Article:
|Essays on Food, Hunger, Nutrition, Primary Health Care and Development (AVIVA, 280 pages)|
|5. Viewpoint - Ethics, Ideology and Nutrition|
Ideological values and duties are imprinted by the family, through education and by the social environment too. Therefore, most of the time, the ideology tends to be pro status quo (almost by definition, since the survival of that ideology would be otherwise at stake). Moderateness has a clear connection to the prevailing ideology and is the way in which the pursuit of material improvement and the non-material value-system are held together.6 Ideology is definitely not universally shared and is definitely bound more closely to our social class extraction.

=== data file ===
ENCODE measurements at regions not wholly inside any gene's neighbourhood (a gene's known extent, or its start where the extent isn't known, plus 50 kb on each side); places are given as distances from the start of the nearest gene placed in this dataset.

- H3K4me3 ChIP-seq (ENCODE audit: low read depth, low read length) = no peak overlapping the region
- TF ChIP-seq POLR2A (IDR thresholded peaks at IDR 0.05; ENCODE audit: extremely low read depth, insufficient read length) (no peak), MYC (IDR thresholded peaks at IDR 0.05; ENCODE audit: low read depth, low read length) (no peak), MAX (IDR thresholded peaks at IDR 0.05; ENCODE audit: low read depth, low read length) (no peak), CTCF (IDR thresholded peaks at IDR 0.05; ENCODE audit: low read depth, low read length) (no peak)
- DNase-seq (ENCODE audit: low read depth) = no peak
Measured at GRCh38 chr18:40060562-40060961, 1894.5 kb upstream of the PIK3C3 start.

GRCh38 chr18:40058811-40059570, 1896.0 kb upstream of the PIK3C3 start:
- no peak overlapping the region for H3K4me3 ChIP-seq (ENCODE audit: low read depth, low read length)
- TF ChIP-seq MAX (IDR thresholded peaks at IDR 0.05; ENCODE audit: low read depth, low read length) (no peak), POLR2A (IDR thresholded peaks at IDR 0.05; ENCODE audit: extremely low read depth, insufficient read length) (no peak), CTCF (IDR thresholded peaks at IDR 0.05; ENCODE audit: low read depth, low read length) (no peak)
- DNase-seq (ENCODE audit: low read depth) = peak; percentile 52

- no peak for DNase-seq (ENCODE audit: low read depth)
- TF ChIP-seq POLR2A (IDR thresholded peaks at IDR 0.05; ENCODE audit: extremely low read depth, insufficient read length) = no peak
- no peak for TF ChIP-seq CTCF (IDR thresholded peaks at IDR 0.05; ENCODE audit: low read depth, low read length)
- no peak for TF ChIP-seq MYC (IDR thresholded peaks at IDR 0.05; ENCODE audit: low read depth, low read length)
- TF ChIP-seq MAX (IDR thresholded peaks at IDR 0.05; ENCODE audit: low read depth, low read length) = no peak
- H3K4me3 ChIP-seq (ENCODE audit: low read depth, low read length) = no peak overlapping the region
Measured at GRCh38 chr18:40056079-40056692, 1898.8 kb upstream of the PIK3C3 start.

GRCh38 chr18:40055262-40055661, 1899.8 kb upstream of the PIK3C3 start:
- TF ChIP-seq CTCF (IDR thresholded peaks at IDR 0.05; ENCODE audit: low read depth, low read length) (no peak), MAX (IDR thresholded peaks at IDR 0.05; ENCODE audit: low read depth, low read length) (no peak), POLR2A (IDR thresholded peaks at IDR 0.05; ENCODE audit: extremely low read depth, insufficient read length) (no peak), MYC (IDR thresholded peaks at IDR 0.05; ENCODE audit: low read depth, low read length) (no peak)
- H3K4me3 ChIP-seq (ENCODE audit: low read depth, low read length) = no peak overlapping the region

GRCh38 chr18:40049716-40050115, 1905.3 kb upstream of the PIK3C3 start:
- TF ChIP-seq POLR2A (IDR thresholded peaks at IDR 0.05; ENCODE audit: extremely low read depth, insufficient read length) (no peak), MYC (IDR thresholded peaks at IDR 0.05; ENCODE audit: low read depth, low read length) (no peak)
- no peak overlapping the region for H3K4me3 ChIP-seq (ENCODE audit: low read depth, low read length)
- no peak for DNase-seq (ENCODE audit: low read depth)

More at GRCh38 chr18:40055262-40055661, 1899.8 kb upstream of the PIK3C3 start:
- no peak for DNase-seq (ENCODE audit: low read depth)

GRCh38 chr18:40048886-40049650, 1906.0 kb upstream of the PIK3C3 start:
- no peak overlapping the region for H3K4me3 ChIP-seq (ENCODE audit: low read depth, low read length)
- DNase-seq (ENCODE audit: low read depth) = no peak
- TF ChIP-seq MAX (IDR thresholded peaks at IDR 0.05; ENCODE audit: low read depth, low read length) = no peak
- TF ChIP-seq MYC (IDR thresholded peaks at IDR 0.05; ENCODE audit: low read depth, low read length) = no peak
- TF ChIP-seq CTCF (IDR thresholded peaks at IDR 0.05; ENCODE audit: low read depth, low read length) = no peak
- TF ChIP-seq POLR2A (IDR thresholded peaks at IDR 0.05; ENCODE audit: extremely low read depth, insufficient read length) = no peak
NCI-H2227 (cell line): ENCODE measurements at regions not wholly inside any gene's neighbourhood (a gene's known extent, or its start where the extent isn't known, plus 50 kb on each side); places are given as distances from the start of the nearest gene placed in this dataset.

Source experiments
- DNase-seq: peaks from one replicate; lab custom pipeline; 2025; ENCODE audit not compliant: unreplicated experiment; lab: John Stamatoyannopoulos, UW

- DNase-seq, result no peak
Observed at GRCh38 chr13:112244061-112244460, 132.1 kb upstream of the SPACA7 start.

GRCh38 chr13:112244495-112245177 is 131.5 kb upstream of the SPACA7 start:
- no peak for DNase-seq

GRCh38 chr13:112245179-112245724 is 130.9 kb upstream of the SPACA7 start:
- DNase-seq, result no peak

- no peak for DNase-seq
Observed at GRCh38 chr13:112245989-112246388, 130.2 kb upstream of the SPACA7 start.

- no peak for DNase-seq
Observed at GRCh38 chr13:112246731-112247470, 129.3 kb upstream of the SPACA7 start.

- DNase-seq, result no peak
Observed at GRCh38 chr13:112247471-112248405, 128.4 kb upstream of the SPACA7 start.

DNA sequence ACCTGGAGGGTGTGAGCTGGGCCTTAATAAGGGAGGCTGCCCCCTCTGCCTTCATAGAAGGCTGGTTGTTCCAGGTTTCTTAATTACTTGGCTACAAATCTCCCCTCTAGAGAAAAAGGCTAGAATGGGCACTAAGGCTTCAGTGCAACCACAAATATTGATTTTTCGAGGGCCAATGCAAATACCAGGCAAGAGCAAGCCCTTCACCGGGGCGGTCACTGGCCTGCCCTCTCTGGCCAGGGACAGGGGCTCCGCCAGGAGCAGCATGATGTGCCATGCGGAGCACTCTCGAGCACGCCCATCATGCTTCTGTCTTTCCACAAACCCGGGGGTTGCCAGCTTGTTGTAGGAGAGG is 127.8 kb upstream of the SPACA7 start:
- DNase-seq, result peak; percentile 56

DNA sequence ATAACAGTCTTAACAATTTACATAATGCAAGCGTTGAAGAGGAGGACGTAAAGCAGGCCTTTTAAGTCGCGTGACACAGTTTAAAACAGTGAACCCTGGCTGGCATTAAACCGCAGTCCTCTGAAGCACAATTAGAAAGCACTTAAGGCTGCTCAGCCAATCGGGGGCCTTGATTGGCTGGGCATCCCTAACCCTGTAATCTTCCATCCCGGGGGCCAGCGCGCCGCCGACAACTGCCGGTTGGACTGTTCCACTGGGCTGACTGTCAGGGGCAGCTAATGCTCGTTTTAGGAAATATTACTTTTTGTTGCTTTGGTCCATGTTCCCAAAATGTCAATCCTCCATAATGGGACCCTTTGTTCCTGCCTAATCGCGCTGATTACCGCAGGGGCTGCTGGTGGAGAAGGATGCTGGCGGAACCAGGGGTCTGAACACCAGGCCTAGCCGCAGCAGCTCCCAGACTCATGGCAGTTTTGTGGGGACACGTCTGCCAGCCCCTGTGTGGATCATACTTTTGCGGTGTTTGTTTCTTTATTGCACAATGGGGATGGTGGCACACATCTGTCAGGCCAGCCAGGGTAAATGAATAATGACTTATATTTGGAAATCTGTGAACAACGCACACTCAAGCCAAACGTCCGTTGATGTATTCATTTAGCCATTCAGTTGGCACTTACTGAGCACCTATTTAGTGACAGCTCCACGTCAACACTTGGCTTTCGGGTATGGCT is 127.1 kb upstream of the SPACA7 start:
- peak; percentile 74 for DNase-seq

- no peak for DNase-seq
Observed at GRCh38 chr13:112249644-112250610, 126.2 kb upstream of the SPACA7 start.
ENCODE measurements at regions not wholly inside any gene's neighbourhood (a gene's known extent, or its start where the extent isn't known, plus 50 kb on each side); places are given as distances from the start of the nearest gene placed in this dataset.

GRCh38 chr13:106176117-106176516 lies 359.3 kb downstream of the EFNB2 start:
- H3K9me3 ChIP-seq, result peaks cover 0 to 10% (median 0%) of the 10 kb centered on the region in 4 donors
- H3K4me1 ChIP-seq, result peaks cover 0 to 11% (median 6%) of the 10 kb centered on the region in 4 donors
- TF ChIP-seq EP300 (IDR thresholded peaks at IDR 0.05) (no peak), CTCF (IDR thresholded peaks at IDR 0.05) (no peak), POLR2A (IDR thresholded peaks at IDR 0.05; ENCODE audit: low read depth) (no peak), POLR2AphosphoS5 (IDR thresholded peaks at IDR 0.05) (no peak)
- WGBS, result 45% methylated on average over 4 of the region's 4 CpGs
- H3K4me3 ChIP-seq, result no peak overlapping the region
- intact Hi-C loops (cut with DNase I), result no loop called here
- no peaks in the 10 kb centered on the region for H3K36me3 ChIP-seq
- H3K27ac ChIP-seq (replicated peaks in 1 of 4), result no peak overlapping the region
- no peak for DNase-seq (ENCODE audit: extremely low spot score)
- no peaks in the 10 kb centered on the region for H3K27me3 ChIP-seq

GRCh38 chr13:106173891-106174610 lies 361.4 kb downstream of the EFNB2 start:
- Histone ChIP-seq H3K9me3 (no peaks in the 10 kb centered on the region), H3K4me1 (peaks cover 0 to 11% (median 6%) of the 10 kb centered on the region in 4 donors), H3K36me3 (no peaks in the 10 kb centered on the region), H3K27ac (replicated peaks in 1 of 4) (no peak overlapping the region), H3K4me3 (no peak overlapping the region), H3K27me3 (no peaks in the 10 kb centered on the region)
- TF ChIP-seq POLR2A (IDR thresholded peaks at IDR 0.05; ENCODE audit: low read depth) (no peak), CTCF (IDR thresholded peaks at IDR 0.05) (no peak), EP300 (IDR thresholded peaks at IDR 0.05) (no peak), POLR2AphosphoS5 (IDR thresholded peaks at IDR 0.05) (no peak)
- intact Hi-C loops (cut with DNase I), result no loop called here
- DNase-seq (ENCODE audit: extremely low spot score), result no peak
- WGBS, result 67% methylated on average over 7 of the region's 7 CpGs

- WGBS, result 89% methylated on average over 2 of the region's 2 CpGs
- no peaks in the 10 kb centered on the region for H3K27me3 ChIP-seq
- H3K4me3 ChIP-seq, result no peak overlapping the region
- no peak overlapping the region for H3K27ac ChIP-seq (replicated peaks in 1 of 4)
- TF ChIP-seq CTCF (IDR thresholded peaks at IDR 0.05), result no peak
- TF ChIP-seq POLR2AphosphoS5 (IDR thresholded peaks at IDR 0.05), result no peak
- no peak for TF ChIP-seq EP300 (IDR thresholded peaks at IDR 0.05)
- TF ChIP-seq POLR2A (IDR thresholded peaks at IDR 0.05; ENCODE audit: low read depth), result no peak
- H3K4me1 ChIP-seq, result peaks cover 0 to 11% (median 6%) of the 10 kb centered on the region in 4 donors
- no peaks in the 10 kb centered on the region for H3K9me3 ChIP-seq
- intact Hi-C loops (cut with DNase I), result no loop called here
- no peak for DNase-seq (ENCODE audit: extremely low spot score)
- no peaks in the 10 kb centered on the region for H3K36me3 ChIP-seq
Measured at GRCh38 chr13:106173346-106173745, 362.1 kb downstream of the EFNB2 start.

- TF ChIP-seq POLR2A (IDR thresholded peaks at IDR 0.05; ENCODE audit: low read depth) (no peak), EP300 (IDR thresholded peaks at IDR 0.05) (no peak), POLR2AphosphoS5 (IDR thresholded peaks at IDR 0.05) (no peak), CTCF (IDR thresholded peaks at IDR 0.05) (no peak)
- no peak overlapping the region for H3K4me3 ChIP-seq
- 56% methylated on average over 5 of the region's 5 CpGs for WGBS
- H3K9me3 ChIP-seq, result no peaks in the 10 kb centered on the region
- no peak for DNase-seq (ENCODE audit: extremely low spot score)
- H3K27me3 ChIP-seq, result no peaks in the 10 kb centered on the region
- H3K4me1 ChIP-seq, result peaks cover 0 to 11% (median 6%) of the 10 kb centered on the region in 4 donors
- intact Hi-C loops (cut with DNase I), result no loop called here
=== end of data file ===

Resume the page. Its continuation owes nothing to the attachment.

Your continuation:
Nutrition workers are, additionally. influenced by the experiences they have had in the different political systems in which they have operated.7 Cultural and ideological bias is, therefore, unavoidable. People tend to think of themselves as apolitical: but there simply is no such thing. Despite the fact that the spectrum of choices is a continuum, in the last instance, one either condescends to the system or one objects to it - totally or partially. Any of these are political stances.
Objection to the system is always the result of a conscious, voluntary effort to break with all or some aspects of the prevailing ideology. Going along with the prevailing ideology is less frequently a conscious, voluntary step; it is more often an unconscious conservative attitude.
Ideology has several meanings.8 Ideology as a 'content of thinking' and as an 'intellectual pattern' reflects the involuntary elements of ideology which we all have and probably keep for life; it's part of our indelible (class) heritage. It is ideology that channels our social behaviour in predictable directions. On the other hand, ideology as an 'integrated politico-social programme' is the result of a voluntary internationalization of the values of a given society, be it real or ideal.